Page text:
Here are my 5 personal post-16 education wishes for 2015. I think they are modest, realistic and realisable and could probably be progressed at no net cost. I believe that, taken together, these 5 changes could start to yield tangible benefits for young people and guarantee a post-16 system in better shape by the end of 2015. They should be able to command support from across the political spectrum and shouldn’t need to wait for the outcome of the general election for progress to be made.
- Recognise that innovation does not necessarily require the creation of new providers. We need to rediscover the virtues and potential of those we already have, they are rich in excellence and new ideas. Improving the system really doesn’t require more expensive new post-16 or 14-19 institutions, whether selective or specialist 16-19 free schools, UTCs or Institutes of Technical Education.
- Consult widely on what constitutes an educated 19 year-old today and therefore what should be included in a common post-16 curriculum. Then develop a rigorous and demanding national baccalaureate which reflects these aims, values both ‘academic’ and ‘applied’ learning and can meet the aspirations of all young people. Ensure that the qualification and assessment system is driven by these agreed educational objectives.
- Encourage and incentivise post-16 providers to work together in the interests of all young people in their area, for example through a common application process, universal professional careers guidance, a single point of contact for university partnership and the sharing of the best curriculum innovation and enrichment ideas. We need to invest in the system leadership needed to support this collaboration.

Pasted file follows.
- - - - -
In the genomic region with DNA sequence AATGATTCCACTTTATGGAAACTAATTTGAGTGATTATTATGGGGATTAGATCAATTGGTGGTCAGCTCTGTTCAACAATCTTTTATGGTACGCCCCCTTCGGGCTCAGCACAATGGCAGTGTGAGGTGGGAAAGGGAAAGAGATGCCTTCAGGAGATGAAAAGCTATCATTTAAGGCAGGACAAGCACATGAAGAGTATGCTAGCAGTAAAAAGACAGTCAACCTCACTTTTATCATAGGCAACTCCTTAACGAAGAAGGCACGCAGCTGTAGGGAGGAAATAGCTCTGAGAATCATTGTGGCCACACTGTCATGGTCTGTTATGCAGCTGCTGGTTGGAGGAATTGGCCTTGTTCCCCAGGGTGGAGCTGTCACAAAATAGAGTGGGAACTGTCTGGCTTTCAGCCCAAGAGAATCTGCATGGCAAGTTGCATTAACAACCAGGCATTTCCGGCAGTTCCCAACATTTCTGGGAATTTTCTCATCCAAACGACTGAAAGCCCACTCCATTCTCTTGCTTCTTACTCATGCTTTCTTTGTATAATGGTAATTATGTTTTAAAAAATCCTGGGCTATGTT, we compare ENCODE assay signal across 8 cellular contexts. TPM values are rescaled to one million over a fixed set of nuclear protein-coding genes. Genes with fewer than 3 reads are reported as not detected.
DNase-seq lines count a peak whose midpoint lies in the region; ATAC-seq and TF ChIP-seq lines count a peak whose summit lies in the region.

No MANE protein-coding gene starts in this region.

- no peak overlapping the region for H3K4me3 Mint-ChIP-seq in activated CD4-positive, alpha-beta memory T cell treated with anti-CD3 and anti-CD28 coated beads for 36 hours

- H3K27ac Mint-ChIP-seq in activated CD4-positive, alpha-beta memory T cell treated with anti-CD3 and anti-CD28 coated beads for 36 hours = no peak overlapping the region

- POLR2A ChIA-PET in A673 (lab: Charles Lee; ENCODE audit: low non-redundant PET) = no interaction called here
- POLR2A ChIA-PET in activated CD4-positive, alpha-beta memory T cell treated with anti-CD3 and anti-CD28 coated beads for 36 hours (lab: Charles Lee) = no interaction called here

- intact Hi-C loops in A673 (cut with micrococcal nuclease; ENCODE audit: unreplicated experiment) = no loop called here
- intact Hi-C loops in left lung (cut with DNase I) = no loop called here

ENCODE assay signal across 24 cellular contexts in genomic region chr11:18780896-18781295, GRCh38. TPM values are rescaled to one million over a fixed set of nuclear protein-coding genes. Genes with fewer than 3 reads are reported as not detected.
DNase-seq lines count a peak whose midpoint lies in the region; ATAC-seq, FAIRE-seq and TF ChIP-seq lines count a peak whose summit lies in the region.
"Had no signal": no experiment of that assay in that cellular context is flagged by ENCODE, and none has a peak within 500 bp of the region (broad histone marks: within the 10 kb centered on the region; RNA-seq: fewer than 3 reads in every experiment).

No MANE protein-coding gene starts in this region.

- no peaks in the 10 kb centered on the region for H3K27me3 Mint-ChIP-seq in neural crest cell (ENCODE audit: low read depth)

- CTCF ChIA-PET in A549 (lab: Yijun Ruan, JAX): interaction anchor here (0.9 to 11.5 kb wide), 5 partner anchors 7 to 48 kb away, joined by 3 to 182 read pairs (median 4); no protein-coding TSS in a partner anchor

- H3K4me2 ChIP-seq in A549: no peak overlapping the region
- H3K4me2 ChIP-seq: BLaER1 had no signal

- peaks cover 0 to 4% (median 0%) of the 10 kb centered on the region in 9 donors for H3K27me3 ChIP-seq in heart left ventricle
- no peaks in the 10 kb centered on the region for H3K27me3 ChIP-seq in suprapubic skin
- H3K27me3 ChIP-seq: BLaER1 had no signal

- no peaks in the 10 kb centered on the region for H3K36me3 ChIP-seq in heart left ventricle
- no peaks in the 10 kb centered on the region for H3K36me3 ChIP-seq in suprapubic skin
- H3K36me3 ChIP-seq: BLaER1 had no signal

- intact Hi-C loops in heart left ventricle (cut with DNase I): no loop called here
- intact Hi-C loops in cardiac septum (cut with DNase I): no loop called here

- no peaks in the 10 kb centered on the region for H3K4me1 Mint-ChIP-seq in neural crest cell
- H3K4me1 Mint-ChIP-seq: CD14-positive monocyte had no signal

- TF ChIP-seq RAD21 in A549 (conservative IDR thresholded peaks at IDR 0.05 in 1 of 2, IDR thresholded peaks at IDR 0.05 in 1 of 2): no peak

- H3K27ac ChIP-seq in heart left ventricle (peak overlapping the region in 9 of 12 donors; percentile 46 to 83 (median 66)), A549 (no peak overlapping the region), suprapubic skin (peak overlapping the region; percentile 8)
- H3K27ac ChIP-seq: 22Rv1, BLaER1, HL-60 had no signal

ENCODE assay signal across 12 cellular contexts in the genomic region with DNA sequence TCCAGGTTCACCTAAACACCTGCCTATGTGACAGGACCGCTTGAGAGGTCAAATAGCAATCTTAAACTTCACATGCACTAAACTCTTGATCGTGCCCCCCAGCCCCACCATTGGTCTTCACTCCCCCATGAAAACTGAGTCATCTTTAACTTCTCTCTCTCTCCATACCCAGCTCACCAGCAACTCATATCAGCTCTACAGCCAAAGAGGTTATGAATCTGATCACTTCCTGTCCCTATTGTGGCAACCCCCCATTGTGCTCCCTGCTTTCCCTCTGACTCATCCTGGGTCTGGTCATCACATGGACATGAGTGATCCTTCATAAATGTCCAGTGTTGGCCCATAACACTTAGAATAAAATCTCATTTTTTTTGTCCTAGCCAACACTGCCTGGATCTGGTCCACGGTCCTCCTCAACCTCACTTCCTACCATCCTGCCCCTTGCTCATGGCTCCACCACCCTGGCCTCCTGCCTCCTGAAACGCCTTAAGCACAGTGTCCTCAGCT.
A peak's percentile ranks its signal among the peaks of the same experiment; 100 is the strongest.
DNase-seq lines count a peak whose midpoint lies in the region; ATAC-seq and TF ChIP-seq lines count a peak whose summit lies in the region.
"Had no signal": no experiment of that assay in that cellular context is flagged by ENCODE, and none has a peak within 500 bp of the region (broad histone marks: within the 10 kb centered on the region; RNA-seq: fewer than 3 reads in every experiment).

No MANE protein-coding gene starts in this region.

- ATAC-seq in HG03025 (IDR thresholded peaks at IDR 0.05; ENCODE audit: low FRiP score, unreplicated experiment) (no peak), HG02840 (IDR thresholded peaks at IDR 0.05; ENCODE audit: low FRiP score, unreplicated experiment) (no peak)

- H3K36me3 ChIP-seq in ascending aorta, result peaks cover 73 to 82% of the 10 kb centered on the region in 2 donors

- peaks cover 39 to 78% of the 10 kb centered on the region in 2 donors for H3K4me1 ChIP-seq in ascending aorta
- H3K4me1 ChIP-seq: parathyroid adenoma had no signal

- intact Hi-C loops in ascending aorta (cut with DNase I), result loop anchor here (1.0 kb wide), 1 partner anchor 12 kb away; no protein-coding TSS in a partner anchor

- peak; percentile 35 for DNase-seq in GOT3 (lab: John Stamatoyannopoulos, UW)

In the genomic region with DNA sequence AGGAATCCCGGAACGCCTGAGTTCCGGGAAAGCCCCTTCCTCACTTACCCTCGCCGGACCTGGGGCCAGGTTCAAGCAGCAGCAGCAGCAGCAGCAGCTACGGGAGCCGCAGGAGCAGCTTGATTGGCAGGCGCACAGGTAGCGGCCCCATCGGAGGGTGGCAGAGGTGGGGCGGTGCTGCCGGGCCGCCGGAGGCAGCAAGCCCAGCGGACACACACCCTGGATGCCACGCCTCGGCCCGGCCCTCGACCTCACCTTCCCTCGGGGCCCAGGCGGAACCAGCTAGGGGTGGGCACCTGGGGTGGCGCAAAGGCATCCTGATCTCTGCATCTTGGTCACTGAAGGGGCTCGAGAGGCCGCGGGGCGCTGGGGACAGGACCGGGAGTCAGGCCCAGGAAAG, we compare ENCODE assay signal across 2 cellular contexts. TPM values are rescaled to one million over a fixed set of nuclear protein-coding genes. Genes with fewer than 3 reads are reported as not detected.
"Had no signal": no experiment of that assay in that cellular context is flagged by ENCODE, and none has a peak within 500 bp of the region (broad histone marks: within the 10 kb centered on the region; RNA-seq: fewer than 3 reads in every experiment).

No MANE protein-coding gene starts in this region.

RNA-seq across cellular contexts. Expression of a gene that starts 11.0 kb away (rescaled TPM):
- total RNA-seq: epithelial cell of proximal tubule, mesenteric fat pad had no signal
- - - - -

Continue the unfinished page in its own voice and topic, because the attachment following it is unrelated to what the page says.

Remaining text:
- Take a comprehensive view of the quality and impact of the whole of post-16 provision in each locality rather than just looking through the institutional lens. Reintroduce Ofsted area inspections and publish the data used to reach inspection judgements in Ofsted reports. Consider giving responsibility for post-16 strategy and investment to elected regional bodies such as the Greater London Authority.
- Follow through on the idea of a level playing field by giving colleges the same VAT exemption which schools and academies enjoy and funding 18 year olds at the same rate as 16 and 17 year olds following the same programmes.
Achieving a consensus in the sixth form and further education sectors about a few broad priorities such as these requires confidence and leadership. We could then flesh out each of our ideas and turn them into concrete policy proposals. If such a consensus is possible we might have a chance to start shaping our own destiny for a change.